Many of us do not drive and rely on public transportation as a mode of travel.
With the 14th General Election just around the corner, many Malaysians took to their social media pages to voice out their inability to go back to their hometowns to vote because of the lack of transportation and not to mention the financial burden that comes with it.
Seeing people’s grouses, one Twitter user using the handle @AnnieVeee tweeted that whoever didn’t get bus tickets to go back or is afraid to drive back to their hometowns alone could opt to carpool.
Her tweet, which was made in an attempt to encourage more people to go back to their hometowns to vote, used the #CarpoolGE14
hashtag to quote Droupr
, a local app for safe carpooling.
Little did she expect, the hashtag became a big hit with social media users overnight and generated enough interest to catch the eye of local writer Nizam Bakeri.
Nizam, who wanted to play his part to help people to go back to vote, then created a Twitter account using the handle @CarpoolGE14
to reach out to more people.
recently spoke to Nizam to learn more about the initiative.
Strangers coming together
Nizam said he happened to see @AnnieVeee’s tweet on his timeline and thought the carpooling initiative was a great one.
“Right after the announcement of the general election date, I read so many tweets from people sharing their concerns about not being able to return to their polling stations.
“I saw a tweet from @AnnieVeeee using the hashtag #CarpoolGE14. I thought, 'Hey, why not?'. I re-tweeted a couple of tweets using the hashtag and thought that this is a tiny contribution that I could make to the country for GE14.
“I then created a Twitter account and shared the password with her because she created the hashtag. She was a total stranger. I just saw her tweet and did my thing,” he said.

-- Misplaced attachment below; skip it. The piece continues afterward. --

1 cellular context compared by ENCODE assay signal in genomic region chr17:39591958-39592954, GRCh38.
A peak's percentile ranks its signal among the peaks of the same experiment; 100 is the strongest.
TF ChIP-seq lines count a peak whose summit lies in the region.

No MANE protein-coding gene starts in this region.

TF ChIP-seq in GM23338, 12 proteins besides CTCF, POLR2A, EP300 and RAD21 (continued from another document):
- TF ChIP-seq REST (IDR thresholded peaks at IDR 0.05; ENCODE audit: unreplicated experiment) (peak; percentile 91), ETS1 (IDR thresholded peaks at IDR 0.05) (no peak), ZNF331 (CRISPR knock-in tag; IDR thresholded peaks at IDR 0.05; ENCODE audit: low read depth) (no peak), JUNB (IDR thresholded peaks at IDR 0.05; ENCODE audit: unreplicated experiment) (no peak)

Nizam, who did not expect the huge reaction that the hash tag received, was blown away by it all.
“The response has been overwhelming. The @CarpoolGE14 account amassed more than 1,000 followers in just two days. The hashtag also trended on Twitter. I'm so glad. This shows our unity and kindness as Malaysians,” he shared.
Nizam said to date, no big sponsors has come forward to initiate anything, just regular Malaysians doing what they can to help others out.
“But it's heartwarming to see a couple of small businesses lending a hand to join this good cause. Some are offering free meals and free baju raya
(seriously!) on certain routes.
“I surely hope more big sponsors could come forward for this initiative. It is a celebration of democracy and it should be fun!” he added.
Nizam said the initiative is slowly growing bigger, especially with press coverage.
“It is challenging to know the exact numbers but what we can tell is we already received many tweets saying that they have found their travel buddies thanks to the initiative.
“We have two weeks to go before 9 May. So, hopefully more people will benefit from this small project,” he said.
Travelling with strangers, may however sound dangerous, especially for ladies. Nizam said safety is always the utmost priority of the initiative.
“We include safety precautions on our Twitter bio. We also constantly remind the hashtag users to verify their travel buddies by getting some form of identification and perhaps meeting them up before the travel date to get a little familiar with them.
“We have also suggested the netizens to check out carpooling app such as @droupr for a safer carpooling option.
“Whatever it is, do not compromise your safety. They were suggestions for the ladies to travel with ladies and that is a great idea,” he added.
So, if you're looking for a ride home - or if you want some company during those long hours of driving - why not lend a hand (and four wheels) to help those in need?